Appeasement: Never-ending controversy

There are many books about Neville Chamberlain and his search for a peaceful settlement with Germany in the late 1930s. Passions still often run high in discussions of the subject. No consensus has been reached by historians or the public at large—and probably never will be. Alistair Lexden, a defender of  Chamberlain in his own writings, reviewed a new book on this highly controversial subject in Parliament’s House Magazine on 13 January.


Fighting Churchill, Appeasing Hitler: How a British Civil Servant Helped Cause the Second World War
By Adrian Phillips
Backbite Publishing, £20

It is easy to jeer at the appeasement policies of the 1930s, and many do so. After all, they are only reiterating the attacks made by Churchill in powerful speeches during his “wilderness years”, and repeated in his best-selling memoirs after the war. His account, deliberately designed to assure his place in history, largely shapes the view of posterity eighty years on. Neville Chamberlain died suddenly in 1940 before he could record his version of events.

The well-known charge against Chamberlain and his government is that they abased themselves before Hitler instead of standing up to him. They are accused of indulging his insatiable appetite for territory in Central and Eastern Europe, happily acceding to his demands. According to the critics of appeasement, a tough approach to Hitler, backed up by effective rearmament, would have stopped the war which Churchill always said could have been prevented.

This impressive book provides a detailed exposition of the case against appeasement. Written with clarity and verve, it draws on a vast range of unpublished material that Churchill never saw. He would have warmly approved of the use that is made of it here. The book is unrelentingly hostile to Chamberlain, and unfailingly kind to Churchill.

It also blackens the reputation of a man who rose to the top of the civil service, having entered it on the lowest rung as a boy clerk without qualifications. Sir Horace Wilson “had a calm, unruffled and patient personality that translated into exceptional skills as a negotiator in industrial disputes.”He won approval and friends at the top of the Conservative Party; one of his godsons, Lord Crathorne, is a Tory member of the Lords today.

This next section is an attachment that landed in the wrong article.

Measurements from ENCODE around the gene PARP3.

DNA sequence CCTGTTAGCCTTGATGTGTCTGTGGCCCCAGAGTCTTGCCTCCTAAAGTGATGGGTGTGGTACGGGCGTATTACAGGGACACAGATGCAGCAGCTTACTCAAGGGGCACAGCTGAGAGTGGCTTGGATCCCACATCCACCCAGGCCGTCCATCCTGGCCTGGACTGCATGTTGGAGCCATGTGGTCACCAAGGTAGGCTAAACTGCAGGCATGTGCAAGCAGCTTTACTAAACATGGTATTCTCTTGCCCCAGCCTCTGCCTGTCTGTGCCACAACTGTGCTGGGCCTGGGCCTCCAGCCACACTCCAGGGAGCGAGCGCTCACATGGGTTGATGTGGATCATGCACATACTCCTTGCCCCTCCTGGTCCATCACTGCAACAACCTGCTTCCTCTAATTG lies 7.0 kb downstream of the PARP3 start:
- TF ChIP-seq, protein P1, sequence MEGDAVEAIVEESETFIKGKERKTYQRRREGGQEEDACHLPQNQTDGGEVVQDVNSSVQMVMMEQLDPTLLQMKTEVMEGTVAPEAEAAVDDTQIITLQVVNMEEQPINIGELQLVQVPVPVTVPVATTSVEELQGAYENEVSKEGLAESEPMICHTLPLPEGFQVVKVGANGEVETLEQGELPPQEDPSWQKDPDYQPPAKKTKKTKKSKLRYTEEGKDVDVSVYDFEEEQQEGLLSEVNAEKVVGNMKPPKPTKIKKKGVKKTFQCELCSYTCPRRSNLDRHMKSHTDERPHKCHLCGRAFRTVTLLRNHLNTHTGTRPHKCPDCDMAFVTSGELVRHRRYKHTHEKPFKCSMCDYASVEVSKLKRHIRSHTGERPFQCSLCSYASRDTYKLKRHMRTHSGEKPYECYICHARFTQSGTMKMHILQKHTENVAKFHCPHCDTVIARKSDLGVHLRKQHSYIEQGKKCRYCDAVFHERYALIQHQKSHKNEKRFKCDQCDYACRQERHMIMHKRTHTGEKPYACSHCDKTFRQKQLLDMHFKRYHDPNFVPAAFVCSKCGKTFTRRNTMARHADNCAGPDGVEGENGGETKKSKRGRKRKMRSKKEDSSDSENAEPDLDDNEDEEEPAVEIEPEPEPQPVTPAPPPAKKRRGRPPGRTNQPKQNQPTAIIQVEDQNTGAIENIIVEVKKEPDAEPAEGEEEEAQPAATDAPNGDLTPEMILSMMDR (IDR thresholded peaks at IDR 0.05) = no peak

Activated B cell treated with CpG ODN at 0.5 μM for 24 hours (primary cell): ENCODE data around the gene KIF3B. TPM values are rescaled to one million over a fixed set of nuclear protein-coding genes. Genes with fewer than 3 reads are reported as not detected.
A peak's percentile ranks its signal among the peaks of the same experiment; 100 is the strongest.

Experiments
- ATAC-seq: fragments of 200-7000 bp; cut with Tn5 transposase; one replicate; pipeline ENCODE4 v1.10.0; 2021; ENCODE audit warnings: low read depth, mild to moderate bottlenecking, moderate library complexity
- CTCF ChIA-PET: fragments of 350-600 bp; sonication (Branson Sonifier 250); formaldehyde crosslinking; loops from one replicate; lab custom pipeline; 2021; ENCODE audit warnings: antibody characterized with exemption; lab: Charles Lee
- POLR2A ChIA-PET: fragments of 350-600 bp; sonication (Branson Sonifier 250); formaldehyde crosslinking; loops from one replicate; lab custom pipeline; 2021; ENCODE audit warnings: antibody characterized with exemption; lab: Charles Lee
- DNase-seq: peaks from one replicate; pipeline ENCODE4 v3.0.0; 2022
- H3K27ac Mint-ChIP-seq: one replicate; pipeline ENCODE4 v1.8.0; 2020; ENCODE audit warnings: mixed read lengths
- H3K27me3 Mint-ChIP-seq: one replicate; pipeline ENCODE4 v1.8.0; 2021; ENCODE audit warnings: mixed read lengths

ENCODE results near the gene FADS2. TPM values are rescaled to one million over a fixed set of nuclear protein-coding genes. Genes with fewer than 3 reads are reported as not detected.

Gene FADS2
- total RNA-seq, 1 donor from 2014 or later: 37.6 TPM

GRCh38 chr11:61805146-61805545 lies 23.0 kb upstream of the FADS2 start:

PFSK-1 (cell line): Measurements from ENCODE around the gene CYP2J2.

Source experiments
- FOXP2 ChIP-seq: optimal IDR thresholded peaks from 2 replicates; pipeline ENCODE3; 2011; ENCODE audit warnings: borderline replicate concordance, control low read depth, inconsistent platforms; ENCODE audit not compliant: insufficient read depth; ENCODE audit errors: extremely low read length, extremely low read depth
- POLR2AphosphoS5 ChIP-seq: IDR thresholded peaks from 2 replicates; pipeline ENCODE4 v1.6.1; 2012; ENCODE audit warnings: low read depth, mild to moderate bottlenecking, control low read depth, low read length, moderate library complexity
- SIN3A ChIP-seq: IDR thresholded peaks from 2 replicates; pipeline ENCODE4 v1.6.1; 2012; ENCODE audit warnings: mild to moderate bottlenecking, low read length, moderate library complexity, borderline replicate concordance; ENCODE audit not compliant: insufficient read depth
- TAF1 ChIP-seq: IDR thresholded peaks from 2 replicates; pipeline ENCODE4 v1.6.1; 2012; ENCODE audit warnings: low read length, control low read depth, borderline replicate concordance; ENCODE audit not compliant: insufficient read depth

No one was closer to Chamberlain than Wilson. On foreign policy, his advice was incessant and influential. In the view of Adrian Phillips, it was uniformly bad. Wilson believed in “friendship between Britain and Germany, which was increasingly at odds with the brutal reality of conducting diplomacy with Hitler.”

So great is the disapproval with which Phillips regards him  that he earns a place in the title of the book  as the man “who helped cause the Second World War.” That is grossly unfair. One man alone was responsible for it: Adolf Hitler.

What is conspicuously missing from this work is any account of the immense difficulties that Chamberlain faced in Central and Eastern Europe, a vast region in which Britain had never before intervened directly. Churchill said that the new states created there after the First World War should be brought together in alliance against Hitler.

It was a complete non-starter. Many of them hated each other as much as, if not more than, they hated Germany. Chamberlain took the view that the only hope of creating stability in this troubled region lay in supporting boundary changes that enabled Germans who had been excluded from their country by the Versailles Treaty in 1919 to become part of it.

At the same time, Chamberlain rearmed Britain on a massive scale. Defence spending rose to nearly 50 per cent of GNP. “ Hope for peace and prepare for war.” That is how he summed up his policy, and it should be the starting- point for historical assessments of him. 


Alistair Lexden’s short study, Neville Chamberlain: Redressing the Balance, was published in 2018.